It’s expensive to be poor. Financial institutions like banks and insurance companies consider poor people the ultimate “risk asset.”
The poor seldom obtain the financial services most of us take for granted. If they do, the markups are off the charts; they are trapped in an endless loop of financial misery almost impossible to escape.
- Pay higher rates for loans.
- Are forced to go to pawnshops and accept steep discounts on their possessions in exchange for credit.
- Go to check-cashing services and cash checks at steep discounts to their face value.
- Pay high fees on money orders.
- Pay cash for everything, while most take advantage of interest-free loans on credit cards.
Regulation plays a role in the cycle of poverty.
Due to fear of the unknown, banks are required to hold more reserves for loans that are considered “low quality.” Banks view the poor as too risky and unprofitable to service.
The United States is considered to be the world leader in FinTech. Disturbing things occur in the dark underbelly of our technological prowess.
7.7% of our population is “unbanked.” They have no bank accounts. 17.9% are deemed “underbanked.” These individuals rely on things like payday loans which charge exorbitant interest rates.
In Detroit and Miami, an astounding 20% of inhabitants are unbanked.
In the developing world, the problem is much, much worse.
According to the World Bank, two billion adults worldwide are considered to be in the “unbanked” category.
Imagine if we could somehow make a dent in this problem?
Cutting these numbers by a small amount would dramatically change things for the better.
Even those insensitive to other’s suffering should take notice.
According to Michael Casey and Paul Vigna the authors of The Truth Machine:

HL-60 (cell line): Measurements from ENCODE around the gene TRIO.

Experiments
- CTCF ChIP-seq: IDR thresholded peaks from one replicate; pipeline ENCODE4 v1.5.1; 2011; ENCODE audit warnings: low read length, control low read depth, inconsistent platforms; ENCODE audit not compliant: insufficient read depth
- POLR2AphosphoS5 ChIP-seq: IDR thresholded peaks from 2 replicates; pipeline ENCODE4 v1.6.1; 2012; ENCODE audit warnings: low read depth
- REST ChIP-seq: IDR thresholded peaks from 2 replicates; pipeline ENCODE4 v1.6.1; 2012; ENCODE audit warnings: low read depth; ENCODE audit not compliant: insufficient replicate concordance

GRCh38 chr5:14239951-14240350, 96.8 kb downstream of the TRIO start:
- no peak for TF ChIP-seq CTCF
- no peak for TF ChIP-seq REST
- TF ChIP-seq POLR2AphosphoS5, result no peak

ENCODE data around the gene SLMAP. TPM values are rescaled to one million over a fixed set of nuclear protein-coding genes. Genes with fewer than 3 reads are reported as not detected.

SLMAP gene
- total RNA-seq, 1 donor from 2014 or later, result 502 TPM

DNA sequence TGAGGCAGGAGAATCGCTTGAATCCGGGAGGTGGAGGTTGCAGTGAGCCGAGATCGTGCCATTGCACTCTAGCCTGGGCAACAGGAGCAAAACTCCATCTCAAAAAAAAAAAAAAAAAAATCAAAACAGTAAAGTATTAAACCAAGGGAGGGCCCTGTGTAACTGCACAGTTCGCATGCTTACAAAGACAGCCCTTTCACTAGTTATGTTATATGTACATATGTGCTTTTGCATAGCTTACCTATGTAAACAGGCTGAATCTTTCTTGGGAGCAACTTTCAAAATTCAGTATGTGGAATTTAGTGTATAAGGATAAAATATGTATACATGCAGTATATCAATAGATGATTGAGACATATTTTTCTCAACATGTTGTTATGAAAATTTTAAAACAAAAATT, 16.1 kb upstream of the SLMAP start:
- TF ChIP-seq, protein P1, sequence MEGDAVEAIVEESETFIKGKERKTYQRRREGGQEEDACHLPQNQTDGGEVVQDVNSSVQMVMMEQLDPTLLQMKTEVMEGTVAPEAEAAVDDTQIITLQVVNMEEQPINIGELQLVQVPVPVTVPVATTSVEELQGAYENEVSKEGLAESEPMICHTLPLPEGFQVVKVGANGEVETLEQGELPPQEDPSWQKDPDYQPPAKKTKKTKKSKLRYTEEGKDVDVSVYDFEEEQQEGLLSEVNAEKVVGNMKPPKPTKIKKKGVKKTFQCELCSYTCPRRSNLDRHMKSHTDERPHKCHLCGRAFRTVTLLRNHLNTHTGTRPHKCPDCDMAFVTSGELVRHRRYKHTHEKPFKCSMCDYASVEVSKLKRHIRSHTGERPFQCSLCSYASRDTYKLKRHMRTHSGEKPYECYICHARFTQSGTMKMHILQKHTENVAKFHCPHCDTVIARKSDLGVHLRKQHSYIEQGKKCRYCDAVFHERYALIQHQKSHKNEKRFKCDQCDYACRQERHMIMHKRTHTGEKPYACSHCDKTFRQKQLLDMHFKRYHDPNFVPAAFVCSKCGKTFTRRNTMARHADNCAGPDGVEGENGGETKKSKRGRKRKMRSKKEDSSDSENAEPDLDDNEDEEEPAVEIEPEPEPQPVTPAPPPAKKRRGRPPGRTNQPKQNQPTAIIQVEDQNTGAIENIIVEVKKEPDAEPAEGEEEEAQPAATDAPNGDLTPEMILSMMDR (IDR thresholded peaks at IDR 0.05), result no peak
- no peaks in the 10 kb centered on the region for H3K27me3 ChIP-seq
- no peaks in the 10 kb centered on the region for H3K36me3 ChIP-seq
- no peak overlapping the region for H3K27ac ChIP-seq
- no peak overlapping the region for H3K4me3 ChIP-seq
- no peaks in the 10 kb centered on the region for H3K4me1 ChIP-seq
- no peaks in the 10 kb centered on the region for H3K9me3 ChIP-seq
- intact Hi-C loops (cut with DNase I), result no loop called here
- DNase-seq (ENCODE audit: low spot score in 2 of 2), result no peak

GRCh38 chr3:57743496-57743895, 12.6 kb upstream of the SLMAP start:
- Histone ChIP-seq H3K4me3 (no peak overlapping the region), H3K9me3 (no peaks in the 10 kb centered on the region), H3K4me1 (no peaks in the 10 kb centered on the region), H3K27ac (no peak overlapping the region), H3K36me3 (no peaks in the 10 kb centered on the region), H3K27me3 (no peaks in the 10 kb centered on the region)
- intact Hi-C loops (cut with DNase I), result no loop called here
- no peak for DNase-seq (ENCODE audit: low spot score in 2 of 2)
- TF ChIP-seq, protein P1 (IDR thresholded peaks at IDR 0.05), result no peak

“If we crack this nut, there’s potential for an economic boom the likes of which nobody has ever seen. It lies on the other side of incorporating the new markets, new customers, new products, and trillions of dollars of untapped capital that these people would bring with them.”
The “greed is good” crowd would be consoled by a likely surge in stock prices.
Poor people can’t provide information about their identity due to a myriad of factors.
Income earned off the books, lack of a driver’s license, and nomadic residency are just some of the issues that segregate the poor from modern finance.
The problem is worse in developed nations where the state of record keeping is often in shambles.
“Billions of people remain underserved by credit, precisely because of the poor state of information.”
Many agonize over identity theft and social media companies capturing personal info and selling it to the highest bidder.
On the bright side, the unbanked have no worries here. They have no financial identity to steal.
Source: The Truth Machine, The Blockchain And The Future Of Everything, Michael J. Casey and Paul Vigna